It's Halloween time again and while we all get caught up in the decorations, costumes and hauntings, lets not forget about the dangers that candy (especially chocolate) can have on our pets.
Chocolate poisoning is always high this time of year. According to PetPlan® pet insurance, pets are 32% more likely to suffer food poisoning during Halloween week versus any time of the year.
Chocolate is poisonous to pets because it contains toxic theobromine, and different types of chocolate affect pets differently because they have varying levels of the theobromine.
Did you know that baking chocolate has the highest concentration, and is therefore the most toxic - followed by dark, milk and then white chocolate.
Help! My Dog Raided the Halloween Candy!
If you dogs eats chocolate, there are three things you, as a pet parent needs to know:
- How much theobromine the chocolate contains.
- How much your dog ate.
- How much your dog weighs.
If your dog ingests close to 20mg of theobromine per pound of body weight, he's in the danger zone for food poisoning.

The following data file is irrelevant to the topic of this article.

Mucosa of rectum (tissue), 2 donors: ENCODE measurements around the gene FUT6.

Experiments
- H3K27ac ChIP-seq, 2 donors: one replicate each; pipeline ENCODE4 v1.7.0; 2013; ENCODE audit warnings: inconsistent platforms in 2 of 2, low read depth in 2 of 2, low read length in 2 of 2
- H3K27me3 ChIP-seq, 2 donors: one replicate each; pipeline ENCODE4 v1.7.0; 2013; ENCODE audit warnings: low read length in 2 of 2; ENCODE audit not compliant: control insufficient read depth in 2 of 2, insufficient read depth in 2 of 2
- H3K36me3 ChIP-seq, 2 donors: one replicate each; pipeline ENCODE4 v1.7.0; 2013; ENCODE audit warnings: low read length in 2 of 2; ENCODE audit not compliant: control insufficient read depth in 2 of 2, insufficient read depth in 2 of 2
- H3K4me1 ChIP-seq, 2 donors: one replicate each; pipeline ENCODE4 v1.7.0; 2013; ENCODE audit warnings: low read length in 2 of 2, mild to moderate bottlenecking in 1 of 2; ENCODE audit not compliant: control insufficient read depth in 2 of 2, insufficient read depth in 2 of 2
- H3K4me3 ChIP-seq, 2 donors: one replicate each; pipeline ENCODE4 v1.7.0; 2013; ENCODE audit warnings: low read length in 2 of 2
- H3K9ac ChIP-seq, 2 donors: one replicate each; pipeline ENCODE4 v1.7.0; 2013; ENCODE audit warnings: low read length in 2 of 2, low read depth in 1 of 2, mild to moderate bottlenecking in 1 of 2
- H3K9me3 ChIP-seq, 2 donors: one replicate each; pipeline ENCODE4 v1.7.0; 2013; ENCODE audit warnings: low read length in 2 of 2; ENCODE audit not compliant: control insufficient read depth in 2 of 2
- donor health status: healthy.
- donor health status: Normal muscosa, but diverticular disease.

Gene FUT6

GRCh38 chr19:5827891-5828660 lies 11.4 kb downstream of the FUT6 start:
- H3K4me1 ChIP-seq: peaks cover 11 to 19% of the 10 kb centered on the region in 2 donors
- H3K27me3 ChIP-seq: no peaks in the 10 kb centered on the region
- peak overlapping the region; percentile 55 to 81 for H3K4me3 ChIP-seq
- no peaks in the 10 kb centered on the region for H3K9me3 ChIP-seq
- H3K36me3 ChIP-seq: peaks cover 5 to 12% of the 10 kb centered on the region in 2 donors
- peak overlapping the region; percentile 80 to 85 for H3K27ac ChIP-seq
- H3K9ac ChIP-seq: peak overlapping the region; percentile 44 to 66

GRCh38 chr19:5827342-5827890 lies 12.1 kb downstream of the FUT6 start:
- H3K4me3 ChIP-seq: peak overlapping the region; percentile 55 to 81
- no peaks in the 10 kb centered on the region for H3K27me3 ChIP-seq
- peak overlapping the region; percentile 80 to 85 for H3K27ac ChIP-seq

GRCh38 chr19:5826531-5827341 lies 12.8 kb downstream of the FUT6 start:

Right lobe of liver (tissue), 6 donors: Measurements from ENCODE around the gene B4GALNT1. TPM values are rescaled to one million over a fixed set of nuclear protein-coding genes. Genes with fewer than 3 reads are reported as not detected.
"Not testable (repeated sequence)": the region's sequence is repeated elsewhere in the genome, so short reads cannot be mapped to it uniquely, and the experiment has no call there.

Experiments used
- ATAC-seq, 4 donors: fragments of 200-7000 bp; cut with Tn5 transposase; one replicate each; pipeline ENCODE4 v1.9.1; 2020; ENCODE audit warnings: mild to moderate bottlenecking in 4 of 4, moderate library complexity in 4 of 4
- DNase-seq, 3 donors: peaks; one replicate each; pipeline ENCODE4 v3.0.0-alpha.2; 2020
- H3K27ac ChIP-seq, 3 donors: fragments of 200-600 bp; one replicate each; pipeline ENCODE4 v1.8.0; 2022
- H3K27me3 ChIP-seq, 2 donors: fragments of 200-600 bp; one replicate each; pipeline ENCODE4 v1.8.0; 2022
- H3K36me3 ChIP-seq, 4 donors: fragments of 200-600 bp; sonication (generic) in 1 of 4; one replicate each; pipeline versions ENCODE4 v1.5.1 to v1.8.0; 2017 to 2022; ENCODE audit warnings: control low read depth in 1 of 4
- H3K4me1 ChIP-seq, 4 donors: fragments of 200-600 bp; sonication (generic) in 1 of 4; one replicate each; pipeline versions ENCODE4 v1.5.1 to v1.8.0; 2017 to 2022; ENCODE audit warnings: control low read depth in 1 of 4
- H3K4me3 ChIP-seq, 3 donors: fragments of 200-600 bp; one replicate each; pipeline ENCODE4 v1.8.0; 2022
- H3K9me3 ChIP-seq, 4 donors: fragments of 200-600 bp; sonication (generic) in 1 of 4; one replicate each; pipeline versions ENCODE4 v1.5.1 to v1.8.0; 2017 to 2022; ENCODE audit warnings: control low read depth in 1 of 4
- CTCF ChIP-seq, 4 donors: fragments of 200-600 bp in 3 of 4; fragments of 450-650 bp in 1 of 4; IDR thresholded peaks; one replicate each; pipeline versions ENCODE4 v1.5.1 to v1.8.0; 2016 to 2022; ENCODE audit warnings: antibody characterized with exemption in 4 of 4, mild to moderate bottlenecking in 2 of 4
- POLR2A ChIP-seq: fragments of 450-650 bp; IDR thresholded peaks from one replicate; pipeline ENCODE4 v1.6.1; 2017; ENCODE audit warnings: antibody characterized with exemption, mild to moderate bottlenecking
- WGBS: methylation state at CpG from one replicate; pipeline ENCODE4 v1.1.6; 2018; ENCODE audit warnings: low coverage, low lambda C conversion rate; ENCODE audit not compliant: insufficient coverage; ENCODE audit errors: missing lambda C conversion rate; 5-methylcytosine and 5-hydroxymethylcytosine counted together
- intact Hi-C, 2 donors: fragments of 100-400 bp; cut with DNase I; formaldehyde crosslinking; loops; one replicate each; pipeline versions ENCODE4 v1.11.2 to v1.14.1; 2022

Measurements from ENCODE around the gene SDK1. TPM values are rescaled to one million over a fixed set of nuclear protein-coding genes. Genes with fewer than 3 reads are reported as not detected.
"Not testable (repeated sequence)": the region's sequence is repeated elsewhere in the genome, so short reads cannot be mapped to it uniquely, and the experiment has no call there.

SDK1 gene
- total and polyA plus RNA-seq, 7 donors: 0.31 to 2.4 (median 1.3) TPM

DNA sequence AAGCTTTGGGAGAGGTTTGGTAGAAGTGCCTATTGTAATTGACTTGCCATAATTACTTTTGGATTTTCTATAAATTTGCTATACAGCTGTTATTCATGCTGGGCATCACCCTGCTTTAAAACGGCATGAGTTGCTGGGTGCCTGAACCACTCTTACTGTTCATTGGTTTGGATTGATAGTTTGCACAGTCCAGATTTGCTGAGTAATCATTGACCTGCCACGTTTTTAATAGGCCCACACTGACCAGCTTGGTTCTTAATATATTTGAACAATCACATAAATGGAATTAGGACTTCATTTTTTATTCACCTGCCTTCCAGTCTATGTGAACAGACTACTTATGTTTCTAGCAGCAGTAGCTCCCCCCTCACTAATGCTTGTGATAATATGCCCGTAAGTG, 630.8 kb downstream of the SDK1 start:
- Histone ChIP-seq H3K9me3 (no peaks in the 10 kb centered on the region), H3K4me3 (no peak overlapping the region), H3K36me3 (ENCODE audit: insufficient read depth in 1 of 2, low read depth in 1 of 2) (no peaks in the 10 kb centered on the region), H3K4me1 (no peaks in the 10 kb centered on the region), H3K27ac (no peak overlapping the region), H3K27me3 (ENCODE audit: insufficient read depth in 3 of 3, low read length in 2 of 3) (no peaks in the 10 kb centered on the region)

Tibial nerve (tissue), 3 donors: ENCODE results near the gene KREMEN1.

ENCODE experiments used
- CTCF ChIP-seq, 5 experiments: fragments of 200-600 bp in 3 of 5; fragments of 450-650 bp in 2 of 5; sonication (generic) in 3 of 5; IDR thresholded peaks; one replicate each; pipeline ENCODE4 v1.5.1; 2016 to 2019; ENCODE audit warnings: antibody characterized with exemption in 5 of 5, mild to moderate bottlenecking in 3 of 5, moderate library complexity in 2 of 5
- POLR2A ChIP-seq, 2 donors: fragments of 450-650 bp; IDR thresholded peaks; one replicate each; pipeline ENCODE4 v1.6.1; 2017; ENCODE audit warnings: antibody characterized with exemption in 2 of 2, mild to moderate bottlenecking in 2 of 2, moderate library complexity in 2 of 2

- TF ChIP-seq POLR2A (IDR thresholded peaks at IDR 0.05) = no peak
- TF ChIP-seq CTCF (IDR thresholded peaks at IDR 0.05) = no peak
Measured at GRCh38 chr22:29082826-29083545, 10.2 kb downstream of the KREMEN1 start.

Mg of theobromine per ounce:
Baking Chocolate - 450mg/oz
Dark Chocolate - 160mg/oz
Milk Chocolate - 64mg/oz
White Chocolate - 1mg/oz
Here's how to do the math: Multiply the oz of chocolate ingested by the mg of theobromine per oz and divide that by the weight of your dog in pounds. The closer the number is to 20, the worse the toxic effects.
A 25lb. dog who eats 3 ounces of milk chocolate:
3oz x 64mg/oz = 192/25lbs = 7.7 mg/lb (Non-Toxic level of theobromine)
A 25lb. dog who eats 3 ounces of dark chocolate:
3oz x 160mg/oz = 480/25lbs - 19.2mg/lb (Dangerous levels of theobromine)
What to Do Next:
A number close to 20 indicates a toxic level of theobromine that can terrorize a pet's health. Get to the vet and or emergency clinic immediately. If the number is well below 20, your pet's tummy may turn on him, but you don't need to panic. Call the vet for tips on how to treats signs of trouble.
Veterinarians at PetPlan put together a step-by-step plan and the following cheat sheet graphic to help pet owners if they find themselves in this situation on Halloween.
Has your dog ever eaten chocolate?